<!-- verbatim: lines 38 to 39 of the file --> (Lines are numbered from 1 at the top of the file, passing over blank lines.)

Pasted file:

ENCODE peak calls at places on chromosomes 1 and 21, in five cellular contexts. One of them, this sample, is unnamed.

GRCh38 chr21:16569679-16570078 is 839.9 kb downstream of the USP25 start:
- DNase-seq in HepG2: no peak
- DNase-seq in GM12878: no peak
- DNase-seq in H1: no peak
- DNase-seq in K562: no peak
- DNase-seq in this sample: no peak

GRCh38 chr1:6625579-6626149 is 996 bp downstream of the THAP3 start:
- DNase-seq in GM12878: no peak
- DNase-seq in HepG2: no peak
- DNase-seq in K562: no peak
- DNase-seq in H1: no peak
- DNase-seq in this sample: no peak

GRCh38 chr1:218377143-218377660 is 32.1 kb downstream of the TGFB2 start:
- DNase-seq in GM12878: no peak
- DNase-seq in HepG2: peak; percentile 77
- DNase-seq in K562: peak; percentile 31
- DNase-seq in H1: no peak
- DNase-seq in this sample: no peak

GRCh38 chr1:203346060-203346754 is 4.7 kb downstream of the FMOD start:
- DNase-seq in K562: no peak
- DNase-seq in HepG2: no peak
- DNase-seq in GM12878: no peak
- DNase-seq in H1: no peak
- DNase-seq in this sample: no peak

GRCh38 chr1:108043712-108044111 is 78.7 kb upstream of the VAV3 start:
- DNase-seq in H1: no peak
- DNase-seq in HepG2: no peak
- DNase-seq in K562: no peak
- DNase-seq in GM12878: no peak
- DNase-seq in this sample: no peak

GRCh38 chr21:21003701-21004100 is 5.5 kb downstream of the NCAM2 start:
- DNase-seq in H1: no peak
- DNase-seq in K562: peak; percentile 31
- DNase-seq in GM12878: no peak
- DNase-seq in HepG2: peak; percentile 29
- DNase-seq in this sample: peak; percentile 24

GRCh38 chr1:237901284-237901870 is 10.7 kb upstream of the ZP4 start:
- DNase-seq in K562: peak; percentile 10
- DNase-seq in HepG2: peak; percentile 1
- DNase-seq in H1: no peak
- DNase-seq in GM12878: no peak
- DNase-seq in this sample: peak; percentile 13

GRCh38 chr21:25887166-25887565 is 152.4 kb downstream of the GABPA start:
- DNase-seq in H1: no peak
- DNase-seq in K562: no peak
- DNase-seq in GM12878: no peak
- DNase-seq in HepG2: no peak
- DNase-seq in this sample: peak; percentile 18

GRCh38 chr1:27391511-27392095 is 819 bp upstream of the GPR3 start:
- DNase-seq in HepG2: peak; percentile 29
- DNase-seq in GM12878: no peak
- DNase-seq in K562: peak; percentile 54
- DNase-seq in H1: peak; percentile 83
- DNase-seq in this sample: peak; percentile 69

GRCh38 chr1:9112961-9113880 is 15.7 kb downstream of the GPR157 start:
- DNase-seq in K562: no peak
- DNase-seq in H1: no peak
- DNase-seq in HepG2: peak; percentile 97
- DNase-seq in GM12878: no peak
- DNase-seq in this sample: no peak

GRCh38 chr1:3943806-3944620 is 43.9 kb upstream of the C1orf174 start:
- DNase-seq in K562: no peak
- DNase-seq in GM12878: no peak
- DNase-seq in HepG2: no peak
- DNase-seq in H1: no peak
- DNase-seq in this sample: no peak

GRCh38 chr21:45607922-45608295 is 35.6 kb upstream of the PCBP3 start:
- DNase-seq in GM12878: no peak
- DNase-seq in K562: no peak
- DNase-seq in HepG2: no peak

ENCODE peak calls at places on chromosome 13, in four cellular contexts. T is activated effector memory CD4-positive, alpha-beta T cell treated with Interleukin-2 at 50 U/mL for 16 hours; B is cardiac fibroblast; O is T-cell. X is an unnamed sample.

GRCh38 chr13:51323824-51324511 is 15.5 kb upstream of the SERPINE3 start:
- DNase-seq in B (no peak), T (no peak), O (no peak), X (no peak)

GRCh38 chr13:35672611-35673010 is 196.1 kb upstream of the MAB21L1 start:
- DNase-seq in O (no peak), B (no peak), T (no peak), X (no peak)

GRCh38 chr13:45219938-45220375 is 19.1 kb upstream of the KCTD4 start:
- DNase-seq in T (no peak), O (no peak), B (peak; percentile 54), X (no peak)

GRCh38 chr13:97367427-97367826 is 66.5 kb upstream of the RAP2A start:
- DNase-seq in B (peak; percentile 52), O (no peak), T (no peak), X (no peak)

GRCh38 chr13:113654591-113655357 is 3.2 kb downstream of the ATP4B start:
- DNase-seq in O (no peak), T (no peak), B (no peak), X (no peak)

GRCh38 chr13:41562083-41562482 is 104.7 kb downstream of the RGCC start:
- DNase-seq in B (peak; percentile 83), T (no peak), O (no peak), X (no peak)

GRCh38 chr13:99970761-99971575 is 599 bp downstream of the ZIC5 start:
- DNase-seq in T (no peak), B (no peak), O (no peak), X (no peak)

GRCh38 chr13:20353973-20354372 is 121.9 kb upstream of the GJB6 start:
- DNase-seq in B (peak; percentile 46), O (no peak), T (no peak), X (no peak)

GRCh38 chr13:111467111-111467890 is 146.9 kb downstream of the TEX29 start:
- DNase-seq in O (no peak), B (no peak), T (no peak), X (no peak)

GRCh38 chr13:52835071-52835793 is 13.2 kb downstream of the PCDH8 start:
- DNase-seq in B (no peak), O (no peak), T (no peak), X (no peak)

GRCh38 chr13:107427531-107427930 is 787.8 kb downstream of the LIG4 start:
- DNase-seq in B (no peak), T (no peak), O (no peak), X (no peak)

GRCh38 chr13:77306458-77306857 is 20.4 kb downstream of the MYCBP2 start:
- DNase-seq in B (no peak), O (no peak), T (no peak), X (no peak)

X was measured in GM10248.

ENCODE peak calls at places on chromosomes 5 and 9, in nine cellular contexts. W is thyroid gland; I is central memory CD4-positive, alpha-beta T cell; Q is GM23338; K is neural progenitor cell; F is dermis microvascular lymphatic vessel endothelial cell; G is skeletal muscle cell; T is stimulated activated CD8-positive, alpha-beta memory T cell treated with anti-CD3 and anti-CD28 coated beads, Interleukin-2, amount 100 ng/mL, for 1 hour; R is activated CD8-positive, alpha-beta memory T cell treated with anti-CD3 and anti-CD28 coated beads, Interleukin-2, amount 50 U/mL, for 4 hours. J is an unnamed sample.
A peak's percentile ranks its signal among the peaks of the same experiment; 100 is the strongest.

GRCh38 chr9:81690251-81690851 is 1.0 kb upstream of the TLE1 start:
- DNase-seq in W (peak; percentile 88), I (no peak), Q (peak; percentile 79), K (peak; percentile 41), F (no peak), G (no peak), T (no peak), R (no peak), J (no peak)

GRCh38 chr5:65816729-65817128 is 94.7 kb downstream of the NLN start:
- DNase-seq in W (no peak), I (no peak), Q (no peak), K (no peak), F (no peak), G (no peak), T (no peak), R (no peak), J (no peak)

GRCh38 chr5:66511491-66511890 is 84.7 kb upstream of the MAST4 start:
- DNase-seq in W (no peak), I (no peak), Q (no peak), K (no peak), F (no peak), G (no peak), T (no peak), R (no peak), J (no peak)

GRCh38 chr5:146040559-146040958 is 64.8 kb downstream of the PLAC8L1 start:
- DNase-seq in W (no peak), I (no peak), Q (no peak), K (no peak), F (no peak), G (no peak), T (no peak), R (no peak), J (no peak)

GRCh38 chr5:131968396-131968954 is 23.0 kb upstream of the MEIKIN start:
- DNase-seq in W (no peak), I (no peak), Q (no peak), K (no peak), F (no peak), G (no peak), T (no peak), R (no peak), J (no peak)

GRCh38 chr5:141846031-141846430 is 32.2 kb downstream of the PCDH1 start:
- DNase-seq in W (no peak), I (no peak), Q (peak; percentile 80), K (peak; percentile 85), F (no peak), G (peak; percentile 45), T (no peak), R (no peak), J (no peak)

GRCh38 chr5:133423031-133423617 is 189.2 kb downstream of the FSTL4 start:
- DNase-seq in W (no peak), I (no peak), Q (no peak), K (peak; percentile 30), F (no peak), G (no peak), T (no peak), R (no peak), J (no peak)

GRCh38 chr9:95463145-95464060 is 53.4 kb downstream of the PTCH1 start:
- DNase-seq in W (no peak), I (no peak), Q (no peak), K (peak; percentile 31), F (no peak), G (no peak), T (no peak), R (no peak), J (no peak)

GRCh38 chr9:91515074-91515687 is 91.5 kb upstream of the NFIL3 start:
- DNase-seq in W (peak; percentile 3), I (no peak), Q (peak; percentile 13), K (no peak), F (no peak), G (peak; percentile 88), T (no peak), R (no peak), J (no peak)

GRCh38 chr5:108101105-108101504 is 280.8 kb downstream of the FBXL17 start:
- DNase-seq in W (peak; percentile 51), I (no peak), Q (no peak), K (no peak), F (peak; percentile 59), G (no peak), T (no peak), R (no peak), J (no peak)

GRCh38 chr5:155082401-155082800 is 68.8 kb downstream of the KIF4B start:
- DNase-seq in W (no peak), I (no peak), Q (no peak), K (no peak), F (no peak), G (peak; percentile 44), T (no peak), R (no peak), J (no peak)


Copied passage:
GRCh38 chr1:237901284-237901870 is 10.7 kb upstream of the ZP4 start:
- DNase-seq in K562: peak; percentile 10